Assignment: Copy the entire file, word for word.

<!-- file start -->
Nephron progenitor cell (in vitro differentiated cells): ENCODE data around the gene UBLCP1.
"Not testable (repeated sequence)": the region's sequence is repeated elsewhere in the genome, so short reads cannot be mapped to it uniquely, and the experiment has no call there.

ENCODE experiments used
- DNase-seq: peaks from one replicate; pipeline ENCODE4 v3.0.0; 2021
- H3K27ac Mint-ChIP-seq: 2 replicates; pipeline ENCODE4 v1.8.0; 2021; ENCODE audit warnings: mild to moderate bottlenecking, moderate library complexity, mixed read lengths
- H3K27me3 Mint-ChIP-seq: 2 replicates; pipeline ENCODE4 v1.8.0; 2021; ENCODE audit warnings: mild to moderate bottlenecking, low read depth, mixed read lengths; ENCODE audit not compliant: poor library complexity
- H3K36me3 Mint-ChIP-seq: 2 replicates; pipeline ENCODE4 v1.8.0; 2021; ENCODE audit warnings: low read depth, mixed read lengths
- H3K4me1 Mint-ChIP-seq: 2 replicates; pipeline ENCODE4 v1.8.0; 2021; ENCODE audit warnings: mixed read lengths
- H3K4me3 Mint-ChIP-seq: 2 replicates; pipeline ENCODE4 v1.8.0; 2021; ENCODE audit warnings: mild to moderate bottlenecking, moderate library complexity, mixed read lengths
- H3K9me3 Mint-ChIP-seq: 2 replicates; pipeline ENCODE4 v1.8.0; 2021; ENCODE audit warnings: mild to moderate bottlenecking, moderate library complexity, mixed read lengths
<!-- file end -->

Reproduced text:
Nephron progenitor cell (in vitro differentiated cells): ENCODE data around the gene UBLCP1.
"Not testable (repeated sequence)": the region's sequence is repeated elsewhere in the genome, so short reads cannot be mapped to it uniquely, and the experiment has no call there.

ENCODE experiments used
- DNase-seq: peaks from one replicate; pipeline ENCODE4 v3.0.0; 2021
- H3K27ac Mint-ChIP-seq: 2 replicates; pipeline ENCODE4 v1.8.0; 2021; ENCODE audit warnings: mild to moderate bottlenecking, moderate library complexity, mixed read lengths
- H3K27me3 Mint-ChIP-seq: 2 replicates; pipeline ENCODE4 v1.8.0; 2021; ENCODE audit warnings: mild to moderate bottlenecking, low read depth, mixed read lengths; ENCODE audit not compliant: poor library complexity
- H3K36me3 Mint-ChIP-seq: 2 replicates; pipeline ENCODE4 v1.8.0; 2021; ENCODE audit warnings: low read depth, mixed read lengths
- H3K4me1 Mint-ChIP-seq: 2 replicates; pipeline ENCODE4 v1.8.0; 2021; ENCODE audit warnings: mixed read lengths
- H3K4me3 Mint-ChIP-seq: 2 replicates; pipeline ENCODE4 v1.8.0; 2021; ENCODE audit warnings: mild to moderate bottlenecking, moderate library complexity, mixed read lengths
- H3K9me3 Mint-ChIP-seq: 2 replicates; pipeline ENCODE4 v1.8.0; 2021; ENCODE audit warnings: mild to moderate bottlenecking, moderate library complexity, mixed read lengths